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(FREE and open to the public)
Friday June 13th 2003 7:30pm

Featured Speaker

Dr Randii R. Wessen
Navigator Program Engineer, CALTECH JPL.

The Future of U.S. Planetary Exploration

photo from JPL Image Library

As the millennium closed, so did the era of large-scale planetary spacecraft. Future planetary spacecraft will increase their capability, as compared to their predecessors, while reducing in size and consuming less power. These future spacecraft will be the landers and sample return missions of tomorrow.

Lander and sample return missions require innovative mission concepts, new operation approaches, as well as technologies that have yet to be developed. In addition, these missions will be more numerous then in the past. Rather than one mission every decade, every decade will have numerous missions.

To organize this effort, the United States robotic planetary exploration program has been divided into five areas:

  1. Earth Exploration
  2. Mars Exploration
  3. Outer Planet Exploration
  4. Asteroid & Comet Exploration
  5. Universe

This presentation will describe each of these areas, the major missions currently in operations and those being planned. It will also have a special emphasis on extra-solar planet searches and the search for life.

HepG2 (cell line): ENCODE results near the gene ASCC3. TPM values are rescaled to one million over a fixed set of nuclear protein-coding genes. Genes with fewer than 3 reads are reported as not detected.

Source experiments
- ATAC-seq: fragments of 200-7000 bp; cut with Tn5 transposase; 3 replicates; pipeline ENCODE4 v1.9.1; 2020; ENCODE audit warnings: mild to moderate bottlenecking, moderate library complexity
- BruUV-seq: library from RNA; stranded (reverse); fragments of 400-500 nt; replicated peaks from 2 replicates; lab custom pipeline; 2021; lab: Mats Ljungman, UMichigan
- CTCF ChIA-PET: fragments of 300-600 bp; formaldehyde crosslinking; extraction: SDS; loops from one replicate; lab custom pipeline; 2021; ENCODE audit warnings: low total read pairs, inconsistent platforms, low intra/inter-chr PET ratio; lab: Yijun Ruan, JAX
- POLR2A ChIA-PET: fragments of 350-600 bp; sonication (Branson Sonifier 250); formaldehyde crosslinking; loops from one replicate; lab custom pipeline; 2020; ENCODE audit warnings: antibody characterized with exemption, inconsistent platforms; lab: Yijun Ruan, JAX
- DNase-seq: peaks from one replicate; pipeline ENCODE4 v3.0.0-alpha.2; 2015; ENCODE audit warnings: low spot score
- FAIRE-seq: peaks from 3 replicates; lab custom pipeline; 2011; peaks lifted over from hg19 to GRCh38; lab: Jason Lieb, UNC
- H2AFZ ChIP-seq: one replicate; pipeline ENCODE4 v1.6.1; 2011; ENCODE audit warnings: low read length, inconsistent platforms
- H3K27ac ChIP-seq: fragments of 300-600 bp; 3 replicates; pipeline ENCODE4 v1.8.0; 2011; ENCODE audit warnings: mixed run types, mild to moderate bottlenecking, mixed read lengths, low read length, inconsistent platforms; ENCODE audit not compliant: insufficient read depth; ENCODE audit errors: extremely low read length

original photo by Sam Mircovich/Rueters


Randii R. Wessen

Dr. Wessen has been an employee of the California Institute of Technology's Jet Propulsion Laboratory for nineteen years. He is currently the Navigator Program Engineer. Previously, Dr. Wessen was the Telecommunications and Mission Systems Manager for the Mars Program, the Supervisor for the Science System Engineering Group, Manager of the Cassini Science Planning & Operations Element, the Galileo Deputy Sequence Team Chief, and the Voyager Science Sequence Coordinator for the Uranus and Neptune encounters.

Dr. Wessen received his Bachelors of Science in both Physics and Astronomy from Stony Brook University, a Masters of Science in Astronautics from the University of Southern California, and a Doctorate in Operations Research from the University of Glamorgan, Wales, England. He co-authored the book "Neptune: the Planet, Rings and Satellites" and was the recipient of NASA's Exceptional Service Medal for his contributions to the Voyager 2 Neptune Encounter. He also has six NASA Group Achievement Awards and is a fellow of both the Royal Astronomical Society and the British Interplanetary Society.


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